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McDonald's criticized for treatment of Down syndrome patron

TAIPEI -- More than 100 protesters rallied outside McDonald's headquarters in Taipei Tuesday, demanding that the fast-food chain's CEO formally apologize to a patron with Down syndrome who was asked to leave one of its restaurants in Kaohsiung.

The protesters, mostly supporters of disability rights, chanted, “Oust McDonald's from Taiwan. CEO come forward and apologize.”

They also demanded that the restaurant release surveillance video of what actually happened at the Kaohsiung branch on June 21 when the patron, surnamed Wang, was kicked out of the restaurant.

The branch's manager claimed that Wang was a homeless person who was disturbing other guests and needed to be asked to leave, but police called to the scene by the manager were told that Wang had not bothered anyone.

The incident has led to widespread condemnation, especially in online communities, with many netizens on Facebook calling for a boycott of McDonald's.

In response to the outrage, McDonald's director of communications Clare Chou extended a formal apology on Monday to Wang, her family and the public and said the company was taking the incident very seriously and carrying out a thorough investigation.

That did not satisfy the protesters, however, who demanded a more sincere apology from a higher-ranking McDonald's executive, namely the CEO.

Meanwhile, several children with Down syndrome at the protest spoke about the prejudicial treatment they had previously received at the fast food chain.

1 Comment
July 10, 2013    free.barrier@

I have a few thoughts about the situation but do not know if they are appropriate for you. First of all, I would want to support the woman with down syndrome and make sure she and her family know what their rights are and what resources are available. If there is a law against that kind of discrimination, then it should be determined if there are legal actions that can be taken and who can help her.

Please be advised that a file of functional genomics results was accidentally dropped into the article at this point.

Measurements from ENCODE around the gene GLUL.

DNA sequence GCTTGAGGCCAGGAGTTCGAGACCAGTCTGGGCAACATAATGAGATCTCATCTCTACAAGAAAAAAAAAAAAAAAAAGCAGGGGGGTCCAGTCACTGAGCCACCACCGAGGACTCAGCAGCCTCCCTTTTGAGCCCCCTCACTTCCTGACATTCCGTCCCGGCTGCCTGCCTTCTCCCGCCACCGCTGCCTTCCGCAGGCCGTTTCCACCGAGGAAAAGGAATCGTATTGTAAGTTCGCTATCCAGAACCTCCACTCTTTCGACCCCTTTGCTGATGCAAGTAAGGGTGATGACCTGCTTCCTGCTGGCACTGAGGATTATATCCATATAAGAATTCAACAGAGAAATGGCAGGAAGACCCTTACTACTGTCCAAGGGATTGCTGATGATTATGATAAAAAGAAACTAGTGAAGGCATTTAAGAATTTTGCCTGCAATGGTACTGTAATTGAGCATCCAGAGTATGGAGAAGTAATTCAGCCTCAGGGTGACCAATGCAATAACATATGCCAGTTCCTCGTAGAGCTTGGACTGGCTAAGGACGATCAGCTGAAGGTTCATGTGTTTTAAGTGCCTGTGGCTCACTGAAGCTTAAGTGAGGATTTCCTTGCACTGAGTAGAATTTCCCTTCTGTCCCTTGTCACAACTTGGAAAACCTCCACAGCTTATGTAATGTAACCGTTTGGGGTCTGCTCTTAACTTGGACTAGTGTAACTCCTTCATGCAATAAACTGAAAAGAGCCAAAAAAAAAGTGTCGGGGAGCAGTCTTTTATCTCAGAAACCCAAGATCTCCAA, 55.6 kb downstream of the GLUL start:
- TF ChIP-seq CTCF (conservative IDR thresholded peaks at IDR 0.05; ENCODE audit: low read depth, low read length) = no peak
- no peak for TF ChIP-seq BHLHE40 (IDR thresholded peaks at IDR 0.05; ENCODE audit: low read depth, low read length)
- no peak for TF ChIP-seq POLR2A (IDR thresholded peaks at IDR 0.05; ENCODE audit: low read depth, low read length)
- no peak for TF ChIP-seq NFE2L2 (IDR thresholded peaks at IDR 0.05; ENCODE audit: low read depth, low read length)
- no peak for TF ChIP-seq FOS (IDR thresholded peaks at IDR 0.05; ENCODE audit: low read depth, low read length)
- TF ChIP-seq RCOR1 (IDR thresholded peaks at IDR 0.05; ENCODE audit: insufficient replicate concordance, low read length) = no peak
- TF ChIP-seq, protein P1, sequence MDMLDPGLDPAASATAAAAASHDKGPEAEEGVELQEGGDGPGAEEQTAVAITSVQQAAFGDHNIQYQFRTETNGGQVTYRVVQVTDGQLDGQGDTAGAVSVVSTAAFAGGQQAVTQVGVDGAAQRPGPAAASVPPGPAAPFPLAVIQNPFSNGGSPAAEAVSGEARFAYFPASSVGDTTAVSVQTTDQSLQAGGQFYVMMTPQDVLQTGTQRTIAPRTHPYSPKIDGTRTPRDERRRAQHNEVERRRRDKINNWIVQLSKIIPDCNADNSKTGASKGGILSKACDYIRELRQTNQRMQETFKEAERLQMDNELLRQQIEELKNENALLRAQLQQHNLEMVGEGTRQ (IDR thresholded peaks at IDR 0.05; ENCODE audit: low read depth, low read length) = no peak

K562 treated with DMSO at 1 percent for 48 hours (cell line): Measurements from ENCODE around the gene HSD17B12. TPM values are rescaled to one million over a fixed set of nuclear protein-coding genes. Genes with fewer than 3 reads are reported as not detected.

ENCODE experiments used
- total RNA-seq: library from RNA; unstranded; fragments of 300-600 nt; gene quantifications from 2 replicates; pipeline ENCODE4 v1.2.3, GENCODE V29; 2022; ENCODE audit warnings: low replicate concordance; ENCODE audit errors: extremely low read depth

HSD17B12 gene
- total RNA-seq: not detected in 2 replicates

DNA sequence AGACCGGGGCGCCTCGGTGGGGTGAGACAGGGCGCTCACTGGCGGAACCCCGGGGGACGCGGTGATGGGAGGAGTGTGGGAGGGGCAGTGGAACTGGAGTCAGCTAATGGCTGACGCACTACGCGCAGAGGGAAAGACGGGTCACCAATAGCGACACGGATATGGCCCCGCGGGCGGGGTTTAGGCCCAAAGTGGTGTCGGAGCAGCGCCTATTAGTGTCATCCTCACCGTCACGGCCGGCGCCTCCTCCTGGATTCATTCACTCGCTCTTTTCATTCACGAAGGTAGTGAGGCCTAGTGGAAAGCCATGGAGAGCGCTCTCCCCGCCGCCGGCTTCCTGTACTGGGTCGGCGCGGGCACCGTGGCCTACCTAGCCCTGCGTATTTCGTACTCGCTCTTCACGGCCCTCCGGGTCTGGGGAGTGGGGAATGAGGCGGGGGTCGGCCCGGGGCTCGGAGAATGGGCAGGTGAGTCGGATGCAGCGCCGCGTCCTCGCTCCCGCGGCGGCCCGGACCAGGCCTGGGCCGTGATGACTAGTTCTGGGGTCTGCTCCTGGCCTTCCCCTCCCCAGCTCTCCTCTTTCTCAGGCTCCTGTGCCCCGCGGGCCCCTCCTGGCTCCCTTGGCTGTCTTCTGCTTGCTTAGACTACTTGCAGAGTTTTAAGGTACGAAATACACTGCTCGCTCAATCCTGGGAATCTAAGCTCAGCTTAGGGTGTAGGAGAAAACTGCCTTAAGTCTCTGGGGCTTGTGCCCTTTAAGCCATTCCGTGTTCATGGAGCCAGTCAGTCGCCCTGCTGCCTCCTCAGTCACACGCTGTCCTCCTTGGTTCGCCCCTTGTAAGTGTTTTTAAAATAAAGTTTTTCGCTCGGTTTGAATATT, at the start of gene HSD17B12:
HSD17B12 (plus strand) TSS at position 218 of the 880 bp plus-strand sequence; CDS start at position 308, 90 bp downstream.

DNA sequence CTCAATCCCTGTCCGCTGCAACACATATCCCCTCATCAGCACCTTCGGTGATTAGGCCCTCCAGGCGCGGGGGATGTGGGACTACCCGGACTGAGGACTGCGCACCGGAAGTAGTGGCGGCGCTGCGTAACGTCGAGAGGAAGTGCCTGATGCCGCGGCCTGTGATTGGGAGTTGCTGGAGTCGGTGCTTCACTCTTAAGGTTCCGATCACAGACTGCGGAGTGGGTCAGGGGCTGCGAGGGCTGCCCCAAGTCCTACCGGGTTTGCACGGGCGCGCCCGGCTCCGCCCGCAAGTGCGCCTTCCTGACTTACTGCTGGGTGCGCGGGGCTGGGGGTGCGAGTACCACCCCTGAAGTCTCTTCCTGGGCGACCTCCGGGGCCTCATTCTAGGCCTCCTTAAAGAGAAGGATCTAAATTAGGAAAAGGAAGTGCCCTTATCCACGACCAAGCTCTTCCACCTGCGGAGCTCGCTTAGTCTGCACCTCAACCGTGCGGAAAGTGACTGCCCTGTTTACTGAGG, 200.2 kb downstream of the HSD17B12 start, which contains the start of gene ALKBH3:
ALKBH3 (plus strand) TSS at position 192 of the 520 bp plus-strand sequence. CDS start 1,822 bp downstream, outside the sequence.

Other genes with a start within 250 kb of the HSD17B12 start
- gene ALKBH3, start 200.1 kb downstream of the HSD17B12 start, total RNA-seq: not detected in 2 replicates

If there is not a law about such discrimination, this is a perfect opportunity to bring the situation to the attention of lawmakers, to show them that public opinion supports your cause, and also to educate the public. Change is slow sometimes, but it sounds like there is public support for the rights of people with disabilities. If there is not a process to enact laws or policies that will help, then using the situation to educate the public might be a good option. Keeping it alive by following how McDonalds responds and just keeping it in the public eye is good. It might also help to focus on the strengths and abilities that people with disabilities bring to the community and to improve public awareness.

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A disability advocacy group protests outside the Taipei headquarters of fast food giant McDonald's, yesterday, demanding an official apology from management. The protest follows an incident at a McDonald's restaurant in Kaohsiung where a store manager called the police to remove from its premises a person the manager claimed was disorderly. (CNA)

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